When it comes to broad capability, there are a few clear machine tool choices that production units and shops consider most – Five-axis, Vertical and Horizontal Machining Centers. The criterion for choosing looks different depending on what seat you sit in – from ownership to management to purchasing and finance – but from the shop floor perspective it’s all about making chips.
Getting the most out of these highly sophisticated machines involves a combination of processes, programming, tooling, workholding and human creativity. Set up between them is very different, too. Workholding on a 5-axis and Vertical Machining Centers is very straight forward – literally – since the spindle points directly to the table.
Setting up a Horizontal Machining Center (HMC) requires quite a bit more thought because the spindle points to . . . well nothing, just into the open space within the machining envelope. So, what’s the call for it?
Over the years, HMCs have evolved from single station to double, with the use of pallet changers, to pool pallets for multiple setups, and now to even include hydraulics within the pallet to load and clamp on the machine. And the evolution continues.
Today’s HMCs have great productivity characteristics including the ability to continue machining in one location while part change can take place in another. Many feature automatic tool changers and automatic pallet changers making them well-suited for uninterrupted, unmanned and continuous machining.
Configurations with multi-axis spindles also permit true five axis machining. And thanks to gravity, the chips naturally fall away from the parts.
To meet this great potential, requires a review of several workholding issues at the outset.
1. Angle Plate or Tombstone
First, let’s get back to the open-air orientation. All machining on an HMC starts with a workholding solution. That’s either going to be an angle plate or tombstone (column) that mounts to the HMC indexing table to provide the position and orientation of the workpiece to the spindle. The choice of this fundamental base is dependent upon the answers to remaining things to consider.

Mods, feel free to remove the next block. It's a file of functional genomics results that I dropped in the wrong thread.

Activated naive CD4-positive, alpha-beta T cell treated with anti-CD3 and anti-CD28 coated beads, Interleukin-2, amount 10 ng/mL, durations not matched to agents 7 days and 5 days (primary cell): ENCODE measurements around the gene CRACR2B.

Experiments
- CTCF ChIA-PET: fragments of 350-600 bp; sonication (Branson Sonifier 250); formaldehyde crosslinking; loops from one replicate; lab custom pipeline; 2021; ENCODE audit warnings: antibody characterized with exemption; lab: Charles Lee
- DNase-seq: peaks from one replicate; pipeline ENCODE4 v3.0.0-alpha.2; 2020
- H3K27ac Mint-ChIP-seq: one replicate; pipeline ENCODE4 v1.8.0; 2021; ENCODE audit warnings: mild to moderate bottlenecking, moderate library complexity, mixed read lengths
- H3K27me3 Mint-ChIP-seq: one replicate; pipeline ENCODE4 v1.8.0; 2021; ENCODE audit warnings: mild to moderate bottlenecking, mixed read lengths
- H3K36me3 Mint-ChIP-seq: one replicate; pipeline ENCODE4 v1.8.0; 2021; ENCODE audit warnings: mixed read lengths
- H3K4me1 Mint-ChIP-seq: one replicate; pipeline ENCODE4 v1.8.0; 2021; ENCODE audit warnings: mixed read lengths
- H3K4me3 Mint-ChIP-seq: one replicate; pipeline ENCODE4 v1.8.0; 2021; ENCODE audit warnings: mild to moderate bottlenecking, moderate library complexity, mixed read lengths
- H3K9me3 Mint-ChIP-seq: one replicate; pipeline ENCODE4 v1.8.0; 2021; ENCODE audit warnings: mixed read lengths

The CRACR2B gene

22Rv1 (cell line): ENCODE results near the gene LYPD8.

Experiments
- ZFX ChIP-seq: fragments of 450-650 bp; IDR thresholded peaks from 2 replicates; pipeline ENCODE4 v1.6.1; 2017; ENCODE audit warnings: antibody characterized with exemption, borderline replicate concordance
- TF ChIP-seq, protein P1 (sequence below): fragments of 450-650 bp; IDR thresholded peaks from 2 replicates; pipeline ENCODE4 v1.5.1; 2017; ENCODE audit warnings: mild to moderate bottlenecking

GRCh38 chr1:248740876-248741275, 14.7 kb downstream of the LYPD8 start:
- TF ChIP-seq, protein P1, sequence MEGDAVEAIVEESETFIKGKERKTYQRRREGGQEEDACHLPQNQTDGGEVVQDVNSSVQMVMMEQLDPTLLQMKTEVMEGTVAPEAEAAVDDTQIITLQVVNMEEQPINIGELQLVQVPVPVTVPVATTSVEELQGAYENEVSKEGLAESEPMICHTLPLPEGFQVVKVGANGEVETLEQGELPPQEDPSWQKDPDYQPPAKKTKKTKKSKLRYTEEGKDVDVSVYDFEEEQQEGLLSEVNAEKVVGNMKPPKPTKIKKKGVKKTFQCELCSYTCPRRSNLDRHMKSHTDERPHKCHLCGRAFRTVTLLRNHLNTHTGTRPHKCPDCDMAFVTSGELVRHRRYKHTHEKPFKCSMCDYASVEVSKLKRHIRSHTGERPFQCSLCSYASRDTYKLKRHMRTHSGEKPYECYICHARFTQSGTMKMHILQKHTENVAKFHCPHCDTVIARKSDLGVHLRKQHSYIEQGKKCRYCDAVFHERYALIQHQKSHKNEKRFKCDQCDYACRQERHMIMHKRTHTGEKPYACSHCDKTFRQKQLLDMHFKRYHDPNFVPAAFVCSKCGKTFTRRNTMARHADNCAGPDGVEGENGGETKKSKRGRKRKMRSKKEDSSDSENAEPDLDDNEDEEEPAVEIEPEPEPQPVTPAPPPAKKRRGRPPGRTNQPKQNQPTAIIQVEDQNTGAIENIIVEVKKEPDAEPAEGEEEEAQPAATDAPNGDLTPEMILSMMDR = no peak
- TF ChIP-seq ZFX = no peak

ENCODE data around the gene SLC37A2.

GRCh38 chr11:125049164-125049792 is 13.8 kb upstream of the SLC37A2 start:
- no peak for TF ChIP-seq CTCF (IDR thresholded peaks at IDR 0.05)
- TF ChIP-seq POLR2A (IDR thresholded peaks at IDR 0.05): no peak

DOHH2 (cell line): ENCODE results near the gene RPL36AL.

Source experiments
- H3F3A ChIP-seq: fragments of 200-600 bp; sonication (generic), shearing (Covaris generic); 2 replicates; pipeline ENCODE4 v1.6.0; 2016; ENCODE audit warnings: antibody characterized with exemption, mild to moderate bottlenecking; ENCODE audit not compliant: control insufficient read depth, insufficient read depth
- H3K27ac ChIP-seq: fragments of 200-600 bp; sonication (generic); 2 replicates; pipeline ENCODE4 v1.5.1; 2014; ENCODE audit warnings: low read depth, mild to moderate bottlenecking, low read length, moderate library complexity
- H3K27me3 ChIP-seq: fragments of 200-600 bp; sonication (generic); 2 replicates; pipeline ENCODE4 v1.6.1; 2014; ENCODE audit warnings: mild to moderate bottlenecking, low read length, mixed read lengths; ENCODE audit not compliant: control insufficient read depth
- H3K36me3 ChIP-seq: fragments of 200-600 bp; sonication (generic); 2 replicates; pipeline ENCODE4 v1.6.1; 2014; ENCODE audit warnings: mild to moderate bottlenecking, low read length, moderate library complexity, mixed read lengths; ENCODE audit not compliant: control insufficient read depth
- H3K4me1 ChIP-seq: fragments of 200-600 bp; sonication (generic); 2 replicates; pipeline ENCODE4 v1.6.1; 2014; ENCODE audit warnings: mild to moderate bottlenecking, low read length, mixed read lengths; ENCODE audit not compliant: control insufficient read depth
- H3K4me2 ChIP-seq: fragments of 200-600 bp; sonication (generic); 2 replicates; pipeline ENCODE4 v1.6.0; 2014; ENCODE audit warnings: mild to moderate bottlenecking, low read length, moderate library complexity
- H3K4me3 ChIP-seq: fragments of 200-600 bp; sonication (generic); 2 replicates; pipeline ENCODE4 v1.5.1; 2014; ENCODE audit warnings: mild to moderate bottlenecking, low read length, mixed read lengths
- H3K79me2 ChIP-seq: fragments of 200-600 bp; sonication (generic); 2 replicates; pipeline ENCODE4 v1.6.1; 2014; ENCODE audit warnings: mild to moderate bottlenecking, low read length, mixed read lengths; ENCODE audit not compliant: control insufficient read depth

2. The Four Basics
As with all machining, all fundamental requirements must be met. Workpieces must be held securely. They must be positioned to allow access to machine all sides (ideally without having to change). Operations have to be repeatable (within tolerance). And the setup has to be designed to be easy for the operator. That includes the ability to clear chips, load, move and other ergonomic factors with the safety of that individual always being priority one.
3. What is your current need?
If you’re gearing up for the next run of parts, it’s best to begin with an SOW (Scope Of Work) including everything from what you’re looking to accomplish now, to opportunities for greater productivity, and how to best support operator skill level.
4. What is down the road?
On the heels of that, savvy engineers are mindful of future needs. Plan for it now and be ready when the demand arises. This past-the-horizon approach saves time for further utilizing technology such as incorporating robotics and other automation.
5. Opportunities for increased productivity
There are two additional productivity boosters available depending on the application. The first is the move from an angle plate to a tooling column for the ability to load a greater number of workpieces for any given setup. This is just a matter of math – a two-sided column essentially doubles that number, three-sided triples, and four-sided quadruples.
For every incremental increase, there is a corresponding decrease in overall setup time (or downtime), and conversely an increase in productivity (or uptime).
Connections are standard T-slots or grid patterns. The second opportunity is the addition of a quick-change system that allows the entire column to be removed, changed and the next one connected, fully loaded and all in a matter of minutes or even seconds. This quick on and off works when repeatability is high and avoids having to again find zero for every changeover.
Finding the sweet spot for your shop’s productivity is very much a human effort, and a matter of choosing the best combination of man and machine. In the case of high producers like HMCs, the goal continues to be loading and changing parts faster than the machine can make them.
Technical Support Blog
At Next Generation Tool we often run into many of the same technical questions from different customers. This section should answer many of your most common questions.
We set up this special blog for the most commonly asked questions and machinist data tables for your easy reference.
If you've got a question that's not answered here, then just send us a quick note via email or reach one of us on our CONTACTS page here on the website.
Our technical section is written by several different people. Sometimes, it's from our team here at Next Generation Tooling & at other times it's by one of the innovative manufacturer's we represent in California and Nevada.